In the mid 1970s, the essence of European defence hinges upon the imposing US military presence in Europe. For German daily newspaper Frankfurter Allgemeine Zeitung, the Europeans seem to be saying 'For as long as you are there…' we have nothing to fear.
On 7 July 1981, US intelligence services prepare a study on the operational capabilities of the Warsaw Pact military forces in the event of a war with NATO, and outline the various possible scenarios for clashes in the European theatre of operations.
On 2 December 1985, the German cartoonist, Mayk, expresses concern at the compatibility of the European Eureka (European Research Coordination Agency) project with the US SDI (Strategic Defence Initiative) programme, more commonly known as ‘Star Wars’.
In 1985, the German cartoonist, Walter Hanel, takes an ironic look at the difficulties encountered by the Ten in establishing the EUREKA project for the coordination of research compared with the power of the US Strategic Defence Initiative, more commonly known as the ‘Star Wars’ project.
Map showing the details of the Euromissile crisis, a tense diplomatic battle over the installation by the United States of Pershing II cruise missiles and rockets in Europe as a counterbalance to the threat posed by the Soviet deployment of SS-20 nuclear missiles.
‘No to NATO nuclear missiles!’ On 20 November 1979, as the threat of the deployment of Soviet SS-20 nuclear missiles hangs over Western Europe, Fritz Behrendt, a Dutch cartoonist originally from Berlin, paints an ironic picture of the position of West German pacifist movements during the Euromissile crisis.
On 7 May 1980, the United States conduct a test launch of a Pershing missile at Cape Canaveral Air Force Station in Florida. Pershing II missiles were designed to be deployed in the European theatre of operations. These intermediate-range nuclear ballistic missiles, an improved version of the Pershing I system from the 1960s, had a range of 1 800 km and an accuracy of a few dozen metres.
‘We will not tolerate any change in balance’. On 21 November 1980, against the backdrop of the Euromissile crisis, Fritz Behrendt, a Dutch cartoonist originally from Berlin, illustrates Moscow’s decision to deploy tactical SS-20 nuclear missiles on Soviet soil, thereby challenging the balance of forces in Europe. On the right: Leonid Brezhnev, First Secretary of the Communist Party of the Soviet Union (CPSU) from 1964 to 1982, whose decision has altered the strategic balance in Europe.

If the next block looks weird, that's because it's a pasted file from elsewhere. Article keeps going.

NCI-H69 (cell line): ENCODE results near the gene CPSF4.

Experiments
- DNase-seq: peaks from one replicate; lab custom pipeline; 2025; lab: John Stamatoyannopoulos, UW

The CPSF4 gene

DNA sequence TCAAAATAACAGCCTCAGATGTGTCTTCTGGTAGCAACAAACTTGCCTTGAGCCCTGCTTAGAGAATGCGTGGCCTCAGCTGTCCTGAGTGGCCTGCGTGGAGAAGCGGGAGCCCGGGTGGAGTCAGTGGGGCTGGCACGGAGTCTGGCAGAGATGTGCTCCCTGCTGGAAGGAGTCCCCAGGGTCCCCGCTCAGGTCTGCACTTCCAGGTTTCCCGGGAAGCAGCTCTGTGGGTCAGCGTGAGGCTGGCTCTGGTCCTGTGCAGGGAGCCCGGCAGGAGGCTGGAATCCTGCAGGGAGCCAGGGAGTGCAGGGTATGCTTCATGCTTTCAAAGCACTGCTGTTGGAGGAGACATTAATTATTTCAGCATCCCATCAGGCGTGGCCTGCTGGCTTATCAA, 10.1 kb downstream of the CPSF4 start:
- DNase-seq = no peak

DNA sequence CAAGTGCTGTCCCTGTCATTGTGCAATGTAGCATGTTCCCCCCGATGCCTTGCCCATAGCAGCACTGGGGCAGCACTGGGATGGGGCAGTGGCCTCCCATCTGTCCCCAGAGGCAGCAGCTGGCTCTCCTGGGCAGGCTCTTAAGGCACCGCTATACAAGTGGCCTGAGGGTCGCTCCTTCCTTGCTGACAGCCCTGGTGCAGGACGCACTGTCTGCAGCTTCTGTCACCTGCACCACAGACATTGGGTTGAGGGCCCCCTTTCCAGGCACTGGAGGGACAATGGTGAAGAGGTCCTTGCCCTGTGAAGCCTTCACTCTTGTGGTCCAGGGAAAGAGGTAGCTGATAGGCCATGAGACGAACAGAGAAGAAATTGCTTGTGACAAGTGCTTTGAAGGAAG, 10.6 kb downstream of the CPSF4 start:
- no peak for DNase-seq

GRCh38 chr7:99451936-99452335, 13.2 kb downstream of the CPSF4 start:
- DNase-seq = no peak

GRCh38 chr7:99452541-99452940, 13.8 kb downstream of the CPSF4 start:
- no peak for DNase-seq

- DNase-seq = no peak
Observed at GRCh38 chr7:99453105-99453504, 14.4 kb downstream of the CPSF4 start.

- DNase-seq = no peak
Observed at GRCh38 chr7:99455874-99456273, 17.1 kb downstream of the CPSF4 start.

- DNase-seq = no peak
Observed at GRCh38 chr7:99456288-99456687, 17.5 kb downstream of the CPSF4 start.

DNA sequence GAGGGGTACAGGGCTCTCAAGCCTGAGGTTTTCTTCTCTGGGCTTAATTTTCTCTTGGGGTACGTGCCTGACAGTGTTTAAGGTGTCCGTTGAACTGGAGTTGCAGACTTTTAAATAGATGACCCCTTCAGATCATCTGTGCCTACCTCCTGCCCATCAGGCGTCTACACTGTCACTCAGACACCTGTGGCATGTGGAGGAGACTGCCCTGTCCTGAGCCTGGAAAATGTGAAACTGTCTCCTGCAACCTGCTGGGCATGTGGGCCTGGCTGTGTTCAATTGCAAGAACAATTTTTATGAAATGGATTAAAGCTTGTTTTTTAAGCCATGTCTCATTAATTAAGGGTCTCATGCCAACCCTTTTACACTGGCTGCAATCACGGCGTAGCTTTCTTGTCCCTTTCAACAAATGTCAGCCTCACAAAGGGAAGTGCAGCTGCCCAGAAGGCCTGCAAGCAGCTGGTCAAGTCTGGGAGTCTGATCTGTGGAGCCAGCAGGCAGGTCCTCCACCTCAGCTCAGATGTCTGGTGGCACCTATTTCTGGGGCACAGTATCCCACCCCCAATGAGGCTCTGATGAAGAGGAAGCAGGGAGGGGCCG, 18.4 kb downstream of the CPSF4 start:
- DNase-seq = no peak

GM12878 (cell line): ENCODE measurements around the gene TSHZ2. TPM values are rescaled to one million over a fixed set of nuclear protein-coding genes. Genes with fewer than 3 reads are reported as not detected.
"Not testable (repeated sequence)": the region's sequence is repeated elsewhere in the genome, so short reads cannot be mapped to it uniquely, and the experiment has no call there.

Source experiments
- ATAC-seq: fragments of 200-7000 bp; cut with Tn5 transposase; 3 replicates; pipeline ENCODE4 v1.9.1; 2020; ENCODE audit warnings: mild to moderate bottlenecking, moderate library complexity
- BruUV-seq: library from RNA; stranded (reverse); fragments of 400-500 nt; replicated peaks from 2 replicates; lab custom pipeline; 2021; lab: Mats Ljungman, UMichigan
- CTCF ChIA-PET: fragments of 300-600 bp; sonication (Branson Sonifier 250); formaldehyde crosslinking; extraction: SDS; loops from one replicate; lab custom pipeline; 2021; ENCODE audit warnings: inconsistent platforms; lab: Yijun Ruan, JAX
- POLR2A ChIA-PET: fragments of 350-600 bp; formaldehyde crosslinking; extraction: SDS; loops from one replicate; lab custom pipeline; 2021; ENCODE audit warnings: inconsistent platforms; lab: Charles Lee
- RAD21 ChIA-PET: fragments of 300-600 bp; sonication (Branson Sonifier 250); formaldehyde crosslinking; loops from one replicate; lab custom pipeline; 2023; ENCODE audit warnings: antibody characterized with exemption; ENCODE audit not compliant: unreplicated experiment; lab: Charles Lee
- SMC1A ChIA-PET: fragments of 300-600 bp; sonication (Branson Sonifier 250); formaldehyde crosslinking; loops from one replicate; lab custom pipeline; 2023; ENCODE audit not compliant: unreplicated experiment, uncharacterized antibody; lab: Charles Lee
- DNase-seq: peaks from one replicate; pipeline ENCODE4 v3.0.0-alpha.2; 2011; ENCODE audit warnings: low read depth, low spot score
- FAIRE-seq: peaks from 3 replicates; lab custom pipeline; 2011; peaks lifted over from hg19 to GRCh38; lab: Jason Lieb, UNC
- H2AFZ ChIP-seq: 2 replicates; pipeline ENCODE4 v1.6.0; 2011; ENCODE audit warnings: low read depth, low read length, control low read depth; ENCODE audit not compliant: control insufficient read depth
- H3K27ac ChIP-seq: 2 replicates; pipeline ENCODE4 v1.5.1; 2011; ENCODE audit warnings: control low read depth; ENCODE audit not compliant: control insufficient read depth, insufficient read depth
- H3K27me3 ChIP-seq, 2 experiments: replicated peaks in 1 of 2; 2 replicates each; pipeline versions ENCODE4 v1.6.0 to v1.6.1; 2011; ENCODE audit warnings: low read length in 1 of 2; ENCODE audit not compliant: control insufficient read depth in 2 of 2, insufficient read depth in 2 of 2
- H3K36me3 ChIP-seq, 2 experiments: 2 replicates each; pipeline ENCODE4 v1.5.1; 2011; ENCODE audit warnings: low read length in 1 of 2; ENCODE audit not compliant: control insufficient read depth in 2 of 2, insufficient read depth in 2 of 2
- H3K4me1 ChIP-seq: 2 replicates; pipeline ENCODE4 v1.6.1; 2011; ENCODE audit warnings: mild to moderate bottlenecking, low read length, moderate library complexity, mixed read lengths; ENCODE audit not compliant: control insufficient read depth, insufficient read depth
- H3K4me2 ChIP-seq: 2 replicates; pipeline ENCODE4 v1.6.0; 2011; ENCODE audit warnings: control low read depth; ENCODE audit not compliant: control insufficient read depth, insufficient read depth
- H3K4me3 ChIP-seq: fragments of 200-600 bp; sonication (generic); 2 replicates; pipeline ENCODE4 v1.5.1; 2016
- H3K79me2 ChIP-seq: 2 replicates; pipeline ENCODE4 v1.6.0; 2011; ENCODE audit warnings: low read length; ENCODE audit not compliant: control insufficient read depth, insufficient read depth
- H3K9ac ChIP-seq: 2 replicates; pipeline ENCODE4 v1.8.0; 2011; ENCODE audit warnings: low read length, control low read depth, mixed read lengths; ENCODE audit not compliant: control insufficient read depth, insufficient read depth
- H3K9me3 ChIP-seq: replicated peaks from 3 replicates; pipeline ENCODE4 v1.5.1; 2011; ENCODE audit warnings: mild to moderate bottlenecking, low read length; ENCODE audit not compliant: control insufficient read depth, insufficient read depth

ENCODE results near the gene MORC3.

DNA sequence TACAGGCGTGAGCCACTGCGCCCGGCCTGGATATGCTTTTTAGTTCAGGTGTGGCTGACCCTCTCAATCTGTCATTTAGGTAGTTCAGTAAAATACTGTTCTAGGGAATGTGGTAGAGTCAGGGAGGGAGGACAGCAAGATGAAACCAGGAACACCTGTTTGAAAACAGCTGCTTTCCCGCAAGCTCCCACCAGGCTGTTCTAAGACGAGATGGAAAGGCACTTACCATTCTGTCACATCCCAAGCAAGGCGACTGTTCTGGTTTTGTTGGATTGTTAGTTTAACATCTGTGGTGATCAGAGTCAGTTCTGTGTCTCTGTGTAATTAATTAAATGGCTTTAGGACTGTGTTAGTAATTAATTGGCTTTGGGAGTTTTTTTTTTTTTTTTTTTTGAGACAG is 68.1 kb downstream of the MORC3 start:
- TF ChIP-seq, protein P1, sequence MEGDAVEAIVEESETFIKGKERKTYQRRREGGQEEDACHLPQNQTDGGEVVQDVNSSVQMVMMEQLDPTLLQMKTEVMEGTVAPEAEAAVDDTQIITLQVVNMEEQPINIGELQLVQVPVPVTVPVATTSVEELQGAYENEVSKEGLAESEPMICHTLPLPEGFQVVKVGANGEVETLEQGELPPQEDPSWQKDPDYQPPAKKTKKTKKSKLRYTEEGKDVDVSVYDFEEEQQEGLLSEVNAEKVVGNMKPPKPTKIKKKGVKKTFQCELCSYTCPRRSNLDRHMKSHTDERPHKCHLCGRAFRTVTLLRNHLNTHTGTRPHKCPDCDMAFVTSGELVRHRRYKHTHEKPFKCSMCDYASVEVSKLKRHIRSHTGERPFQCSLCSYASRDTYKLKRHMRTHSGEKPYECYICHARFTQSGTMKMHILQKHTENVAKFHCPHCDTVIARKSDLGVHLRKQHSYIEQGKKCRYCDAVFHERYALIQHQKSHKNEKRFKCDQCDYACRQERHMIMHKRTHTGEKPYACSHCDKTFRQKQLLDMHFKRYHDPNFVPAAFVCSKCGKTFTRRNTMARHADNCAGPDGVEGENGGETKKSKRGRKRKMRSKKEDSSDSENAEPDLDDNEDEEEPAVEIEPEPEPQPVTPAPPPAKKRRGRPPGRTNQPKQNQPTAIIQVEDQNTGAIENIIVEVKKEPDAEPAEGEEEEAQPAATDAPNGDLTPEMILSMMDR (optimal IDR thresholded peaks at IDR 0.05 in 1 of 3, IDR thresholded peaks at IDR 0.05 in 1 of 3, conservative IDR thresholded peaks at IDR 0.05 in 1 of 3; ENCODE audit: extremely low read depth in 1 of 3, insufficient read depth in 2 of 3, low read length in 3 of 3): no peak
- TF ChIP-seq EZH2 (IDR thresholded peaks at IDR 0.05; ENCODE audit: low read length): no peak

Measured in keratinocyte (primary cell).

On 12 December 1982, in front of the entrance to the Rhein-Main US Air Base in Frankfurt, more than 300 people demonstrate against the installation of new nuclear weapons in Western Europe and particularly criticise the prospective deployment of Pershing II and cruise missiles.
On 12 December 1982, more than 300 opponents of the installation of Pershing II rockets and cruise missiles in Europe demonstrate peacefully around the Rhein-Main US Air Base in the Federal Republic of Germany (FRG). The aim of deploying these atomic weapons is to counter the threat of the Soviet SS-20 nuclear missiles aimed at Western Europe.
This artist’s rendering from 1985 illustrates an SS-20 medium-range nuclear ballistic missile mobile launcher in firing position. At this time, no official photos of the Soviet SS-20 missile had been published by Moscow.
On 8 March 1985, US President Ronald Reagan gives instructions to the US delegation for the first round of negotiations with the Soviet Union on arms control, due to open in Geneva on 12 March. The US–Soviet negotiations will focus on three issues: strategic nuclear weapons, intermediate-range nuclear weapons, and defence and space systems.
On 8 December 1987, at the White House, the General Secretary of the Communist Party of the Soviet Union, Mikhail Gorbachev (on the left), and US President Ronald Reagan (on the right) sign the Intermediate-Range Nuclear Forces (INF) Treaty, which provides for the destruction of all nuclear and conventional ground-launched missiles in Europe, including the famous SS-20s and Pershing IIs, within three years. This treaty, which comes into force on 1 June 1988, is seen as the first real nuclear disarmament agreement and signals the end of the arms race between the two superpowers.